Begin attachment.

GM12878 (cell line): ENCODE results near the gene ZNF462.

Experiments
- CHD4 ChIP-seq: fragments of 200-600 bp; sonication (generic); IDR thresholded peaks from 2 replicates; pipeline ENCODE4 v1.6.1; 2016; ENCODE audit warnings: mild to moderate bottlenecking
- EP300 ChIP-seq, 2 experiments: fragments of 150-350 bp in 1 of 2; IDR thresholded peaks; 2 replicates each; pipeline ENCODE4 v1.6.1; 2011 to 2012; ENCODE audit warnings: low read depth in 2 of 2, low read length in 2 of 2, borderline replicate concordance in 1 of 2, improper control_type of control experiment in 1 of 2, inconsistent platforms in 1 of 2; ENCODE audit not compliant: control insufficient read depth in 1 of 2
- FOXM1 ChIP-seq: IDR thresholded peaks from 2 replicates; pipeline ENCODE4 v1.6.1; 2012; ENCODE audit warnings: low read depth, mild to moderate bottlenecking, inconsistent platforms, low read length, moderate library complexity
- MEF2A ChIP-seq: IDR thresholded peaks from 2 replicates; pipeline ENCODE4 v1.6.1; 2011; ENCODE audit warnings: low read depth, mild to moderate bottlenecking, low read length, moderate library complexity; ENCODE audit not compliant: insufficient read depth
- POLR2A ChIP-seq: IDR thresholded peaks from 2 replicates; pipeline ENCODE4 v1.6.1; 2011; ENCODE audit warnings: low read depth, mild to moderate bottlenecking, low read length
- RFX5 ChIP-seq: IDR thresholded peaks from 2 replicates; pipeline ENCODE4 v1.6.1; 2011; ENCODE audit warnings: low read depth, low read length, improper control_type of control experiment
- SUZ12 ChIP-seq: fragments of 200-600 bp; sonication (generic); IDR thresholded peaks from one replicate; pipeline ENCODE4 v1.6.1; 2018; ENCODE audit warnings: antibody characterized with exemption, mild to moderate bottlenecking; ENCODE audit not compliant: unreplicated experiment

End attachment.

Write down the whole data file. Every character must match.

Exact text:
GM12878 (cell line): ENCODE results near the gene ZNF462.

Experiments
- CHD4 ChIP-seq: fragments of 200-600 bp; sonication (generic); IDR thresholded peaks from 2 replicates; pipeline ENCODE4 v1.6.1; 2016; ENCODE audit warnings: mild to moderate bottlenecking
- EP300 ChIP-seq, 2 experiments: fragments of 150-350 bp in 1 of 2; IDR thresholded peaks; 2 replicates each; pipeline ENCODE4 v1.6.1; 2011 to 2012; ENCODE audit warnings: low read depth in 2 of 2, low read length in 2 of 2, borderline replicate concordance in 1 of 2, improper control_type of control experiment in 1 of 2, inconsistent platforms in 1 of 2; ENCODE audit not compliant: control insufficient read depth in 1 of 2
- FOXM1 ChIP-seq: IDR thresholded peaks from 2 replicates; pipeline ENCODE4 v1.6.1; 2012; ENCODE audit warnings: low read depth, mild to moderate bottlenecking, inconsistent platforms, low read length, moderate library complexity
- MEF2A ChIP-seq: IDR thresholded peaks from 2 replicates; pipeline ENCODE4 v1.6.1; 2011; ENCODE audit warnings: low read depth, mild to moderate bottlenecking, low read length, moderate library complexity; ENCODE audit not compliant: insufficient read depth
- POLR2A ChIP-seq: IDR thresholded peaks from 2 replicates; pipeline ENCODE4 v1.6.1; 2011; ENCODE audit warnings: low read depth, mild to moderate bottlenecking, low read length
- RFX5 ChIP-seq: IDR thresholded peaks from 2 replicates; pipeline ENCODE4 v1.6.1; 2011; ENCODE audit warnings: low read depth, low read length, improper control_type of control experiment
- SUZ12 ChIP-seq: fragments of 200-600 bp; sonication (generic); IDR thresholded peaks from one replicate; pipeline ENCODE4 v1.6.1; 2018; ENCODE audit warnings: antibody characterized with exemption, mild to moderate bottlenecking; ENCODE audit not compliant: unreplicated experiment